Dr. Holthouse, MD: Coupled with symptoms. Labs are probably the least important thing premenopausal. They become very important. Not so much estrogen and progesterone, but the other things like FSH in those late forties. But yeah we it's it's a transition and every woman is different when they flip when that ovaries going on permanent strike and then often with estrogen deficiency you see the horrific hot flashes, the night sweats, the sleeplessness, you know, the cognitive issues, the vaginal dryness. The libido is completely gone.

Amber Warren, PA-C: Skin's changing. They're so upset about their skin.

Dr. Holthouse, MD: Yes. Skin skin's getting creepy and dry and saggy. And collagen is just not working in their favor anymore. Their hair is falling out. It's course. This. This is the lot. And, you know, my my position has always been very atypical where you give the smallest amounts. And this is a good segway for your next post Meadow Group. Give the smallest amounts of hormones for the shortest period of time and that's really slow and go really slow.

Amber Warren, PA-C: Very tedious about higher doses.

Dr. Holthouse, MD: And this is the ACOG, American College of OBGYN guidelines. The North American Menopause Society. Nams is much more progressive, especially in their 22 just released statement where there's much more of a shared decision making now. There they're realizing, wow, gals with low sex drive that have bone loss. This probably is the best therapy is good old hormones. But we've still got those fears based on old studies 20 years ago using synthetics that somehow these natural products are also going to cause cancers. Right. Which just isn't true. When you look at the data.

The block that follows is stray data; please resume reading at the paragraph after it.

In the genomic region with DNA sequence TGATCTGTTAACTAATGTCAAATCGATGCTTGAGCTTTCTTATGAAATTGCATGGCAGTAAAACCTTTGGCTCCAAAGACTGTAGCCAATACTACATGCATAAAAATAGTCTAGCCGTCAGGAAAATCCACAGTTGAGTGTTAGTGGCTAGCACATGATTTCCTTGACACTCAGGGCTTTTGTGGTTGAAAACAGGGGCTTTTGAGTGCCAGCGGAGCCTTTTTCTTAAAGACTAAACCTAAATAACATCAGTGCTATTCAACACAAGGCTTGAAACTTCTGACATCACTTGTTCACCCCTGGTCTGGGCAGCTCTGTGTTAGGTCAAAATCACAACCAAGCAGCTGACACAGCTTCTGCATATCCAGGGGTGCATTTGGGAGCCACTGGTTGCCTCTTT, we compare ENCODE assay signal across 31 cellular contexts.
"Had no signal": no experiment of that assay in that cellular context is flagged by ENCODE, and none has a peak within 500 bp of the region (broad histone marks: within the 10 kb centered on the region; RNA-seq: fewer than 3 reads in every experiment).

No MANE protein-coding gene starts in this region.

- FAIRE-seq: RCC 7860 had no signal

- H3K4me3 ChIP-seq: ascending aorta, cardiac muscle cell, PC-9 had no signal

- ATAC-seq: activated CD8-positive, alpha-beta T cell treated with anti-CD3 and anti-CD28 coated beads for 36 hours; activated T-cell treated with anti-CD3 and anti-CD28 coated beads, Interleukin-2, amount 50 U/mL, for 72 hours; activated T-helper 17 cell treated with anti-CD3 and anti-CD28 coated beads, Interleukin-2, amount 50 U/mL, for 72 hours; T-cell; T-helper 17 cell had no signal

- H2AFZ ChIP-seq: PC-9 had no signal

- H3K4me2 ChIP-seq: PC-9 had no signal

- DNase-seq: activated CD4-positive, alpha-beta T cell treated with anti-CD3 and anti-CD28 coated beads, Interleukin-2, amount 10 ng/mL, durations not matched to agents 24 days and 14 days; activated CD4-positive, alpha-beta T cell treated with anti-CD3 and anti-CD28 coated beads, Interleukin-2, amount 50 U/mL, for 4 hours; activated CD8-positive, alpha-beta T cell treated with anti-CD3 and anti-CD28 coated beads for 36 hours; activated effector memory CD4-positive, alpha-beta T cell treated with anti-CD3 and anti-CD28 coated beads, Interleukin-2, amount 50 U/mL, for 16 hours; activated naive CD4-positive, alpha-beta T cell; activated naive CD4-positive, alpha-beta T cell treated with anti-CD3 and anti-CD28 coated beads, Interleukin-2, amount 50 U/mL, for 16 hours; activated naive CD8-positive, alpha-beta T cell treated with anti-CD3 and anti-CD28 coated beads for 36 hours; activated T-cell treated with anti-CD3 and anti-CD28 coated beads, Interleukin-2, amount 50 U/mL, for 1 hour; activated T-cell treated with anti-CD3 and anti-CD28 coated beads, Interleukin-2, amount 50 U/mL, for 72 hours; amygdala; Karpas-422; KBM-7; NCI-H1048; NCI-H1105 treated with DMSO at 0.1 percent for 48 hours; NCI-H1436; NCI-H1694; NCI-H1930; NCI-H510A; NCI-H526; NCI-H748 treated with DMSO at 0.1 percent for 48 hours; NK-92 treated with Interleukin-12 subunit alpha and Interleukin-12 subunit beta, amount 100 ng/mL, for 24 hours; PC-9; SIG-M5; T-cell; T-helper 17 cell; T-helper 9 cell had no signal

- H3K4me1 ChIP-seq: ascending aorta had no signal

Amber Warren, PA-C: Yeah. Yeah. Okay. So we're really individualizing care based on a perimenopausal woman, based on those one, two, two, maybe three years that she's going through those changes. Exactly. Post. Post is probably one of the bigger.

Dr. Holthouse, MD: Oh, yes. Yes. So post-menopausal is interesting. Again, my change, my evolution, my metamorphosis, full transparency was if you need them because of symptoms and your hot flashes are not manageable. Oc And only for ten years like, you know, at ten age 60 arbitrarily. It's it's not a good idea based again on older studies looking looking at synthetics.

Amber Warren, PA-C: Right.

Dr. Holthouse, MD: When you look at the estrogen natural estrogens and natural progesterone studies, there really isn't data showing that we need to stop at 60 and 70. Why? Because we know that when we do that, the benefits to the brain, the breast, the cardiac diseases and the bone health. A lot of those things immediately revert back to a negative situation. Women catch up with guys within 5 to 10 years on their rates of heart disease. Right after estrogens gone. So in my mind, I'm thinking, why would I want to withhold something that has that much benefit? I don't do no harm.